The concessionary bus pass is often criticised as a subsidy to rich pensioners. But in fact it's a vital part of everyday life for millions of people. Each of the 9.7 million concessionary passes held by older and disabled people is used an average of 105 times a year. Pensioners on the lowest incomes are most likely to use their bus pass and many regard it as essential for common journeys for shopping, to visit family and friends and to access healthcare.
Research shows that access to concessionary travel contributes significantly to a more active lifestyle among some older people. Being able to use public transport helps people get out and about, reducing the likelihood of weight problems, something which costs the NHS over £10bn a year. Free bus travel also helps tackle many people’s biggest fear – loneliness and isolation.
The recent LGA report shows that whilst the concessionary bus pass scheme has been a great success, years of chronic underfunding mean the scheme is now under threat and many local authorities are being forced into making financially agonising decisions to withdraw bus services or cut routes completely, leaving people with passes but no bus to use them on.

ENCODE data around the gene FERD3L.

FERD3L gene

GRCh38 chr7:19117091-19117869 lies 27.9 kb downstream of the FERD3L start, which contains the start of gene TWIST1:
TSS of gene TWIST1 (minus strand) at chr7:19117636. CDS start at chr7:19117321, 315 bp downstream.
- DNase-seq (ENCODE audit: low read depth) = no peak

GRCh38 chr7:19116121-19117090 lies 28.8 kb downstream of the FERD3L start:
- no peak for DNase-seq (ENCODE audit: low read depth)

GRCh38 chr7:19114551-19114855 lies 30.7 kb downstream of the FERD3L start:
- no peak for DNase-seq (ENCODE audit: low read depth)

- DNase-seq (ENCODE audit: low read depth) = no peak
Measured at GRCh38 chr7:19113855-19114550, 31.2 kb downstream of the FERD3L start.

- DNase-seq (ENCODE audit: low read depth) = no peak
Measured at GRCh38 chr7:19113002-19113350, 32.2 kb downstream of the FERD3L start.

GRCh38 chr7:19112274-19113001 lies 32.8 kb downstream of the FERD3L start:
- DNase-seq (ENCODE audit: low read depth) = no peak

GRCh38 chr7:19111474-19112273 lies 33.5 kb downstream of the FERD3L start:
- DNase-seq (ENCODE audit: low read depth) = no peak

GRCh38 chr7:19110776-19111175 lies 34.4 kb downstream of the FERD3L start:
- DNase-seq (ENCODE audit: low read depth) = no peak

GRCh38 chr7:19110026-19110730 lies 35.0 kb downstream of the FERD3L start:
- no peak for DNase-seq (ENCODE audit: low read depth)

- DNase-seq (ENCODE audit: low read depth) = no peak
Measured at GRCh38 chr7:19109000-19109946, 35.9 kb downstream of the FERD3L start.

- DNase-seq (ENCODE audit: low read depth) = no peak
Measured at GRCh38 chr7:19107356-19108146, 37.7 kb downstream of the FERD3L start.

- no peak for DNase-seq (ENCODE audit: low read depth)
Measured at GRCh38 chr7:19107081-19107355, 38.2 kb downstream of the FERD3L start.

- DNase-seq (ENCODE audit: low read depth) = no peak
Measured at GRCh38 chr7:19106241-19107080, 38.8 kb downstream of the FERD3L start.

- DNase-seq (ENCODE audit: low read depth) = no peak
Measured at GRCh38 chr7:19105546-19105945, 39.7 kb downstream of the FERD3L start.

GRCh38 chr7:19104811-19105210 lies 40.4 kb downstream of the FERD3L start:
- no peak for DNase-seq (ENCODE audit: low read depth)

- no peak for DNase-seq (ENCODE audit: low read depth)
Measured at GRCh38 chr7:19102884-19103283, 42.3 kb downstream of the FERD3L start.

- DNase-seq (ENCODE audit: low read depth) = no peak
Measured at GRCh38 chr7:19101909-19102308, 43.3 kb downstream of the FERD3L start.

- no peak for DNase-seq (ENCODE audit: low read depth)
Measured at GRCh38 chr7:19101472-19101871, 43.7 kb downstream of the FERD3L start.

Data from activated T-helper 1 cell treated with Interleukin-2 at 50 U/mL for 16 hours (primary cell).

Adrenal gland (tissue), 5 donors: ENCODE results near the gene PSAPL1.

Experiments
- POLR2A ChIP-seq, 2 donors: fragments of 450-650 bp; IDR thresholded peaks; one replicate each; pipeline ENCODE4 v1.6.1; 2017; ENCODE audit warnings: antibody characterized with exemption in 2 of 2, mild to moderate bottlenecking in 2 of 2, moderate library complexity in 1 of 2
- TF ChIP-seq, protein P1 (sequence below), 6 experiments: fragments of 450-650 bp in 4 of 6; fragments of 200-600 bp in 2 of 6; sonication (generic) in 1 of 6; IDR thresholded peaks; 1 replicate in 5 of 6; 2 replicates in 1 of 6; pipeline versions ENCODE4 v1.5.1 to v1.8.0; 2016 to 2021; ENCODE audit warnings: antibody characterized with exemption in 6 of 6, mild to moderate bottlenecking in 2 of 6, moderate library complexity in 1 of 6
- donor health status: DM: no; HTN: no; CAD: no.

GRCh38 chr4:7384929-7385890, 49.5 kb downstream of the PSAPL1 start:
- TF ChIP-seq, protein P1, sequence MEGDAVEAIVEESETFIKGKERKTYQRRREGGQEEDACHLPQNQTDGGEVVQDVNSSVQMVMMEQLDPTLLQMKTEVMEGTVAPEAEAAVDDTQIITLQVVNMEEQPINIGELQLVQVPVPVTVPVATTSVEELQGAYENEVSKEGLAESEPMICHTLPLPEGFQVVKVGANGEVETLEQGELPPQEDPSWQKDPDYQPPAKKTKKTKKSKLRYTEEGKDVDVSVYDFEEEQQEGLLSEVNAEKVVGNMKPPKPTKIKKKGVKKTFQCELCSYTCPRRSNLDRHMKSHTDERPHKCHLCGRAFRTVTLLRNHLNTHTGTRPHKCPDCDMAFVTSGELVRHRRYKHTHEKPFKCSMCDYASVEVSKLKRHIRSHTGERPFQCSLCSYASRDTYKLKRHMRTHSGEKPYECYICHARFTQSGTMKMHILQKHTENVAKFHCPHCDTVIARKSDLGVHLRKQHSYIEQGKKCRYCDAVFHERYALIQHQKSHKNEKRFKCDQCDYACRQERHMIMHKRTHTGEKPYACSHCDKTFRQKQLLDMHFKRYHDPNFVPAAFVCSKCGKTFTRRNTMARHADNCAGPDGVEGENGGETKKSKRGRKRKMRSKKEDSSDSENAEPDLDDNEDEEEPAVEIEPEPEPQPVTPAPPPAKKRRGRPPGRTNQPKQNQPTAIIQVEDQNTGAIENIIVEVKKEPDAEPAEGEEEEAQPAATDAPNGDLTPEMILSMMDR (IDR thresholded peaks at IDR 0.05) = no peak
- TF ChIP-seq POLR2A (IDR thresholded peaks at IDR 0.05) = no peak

Our recent report, Buses in Crisis, showed that following significant cuts to Local Authority funding, all bus services supported by councils are taking a massive hit, with 46 per cent of councils cutting funding in 2013 and some authorities looking to remove support entirely.
With 2014 set to be the worst year yet for bus cuts, we are hearing increasing numbers of heart-breaking stories from people who have been completely cut off after losing their bus services. The single act of cutting buses can leave many older and disabled people without their vital lifeline.
The Government needs to recognise the huge national benefit of buses and the bus pass. First, it must head off the threat of whole networks disappearing. A short-term, ring-fenced fund should be established for councils to fund concessionary travel and vital supported bus services in the coming year. Second, we need a comprehensive review into central and local Government support for buses to ensure long-term, sustainable funding is in place to maintain the bus services that millions rely on.
This article first appeared in the i newspaper on 1 March 2014.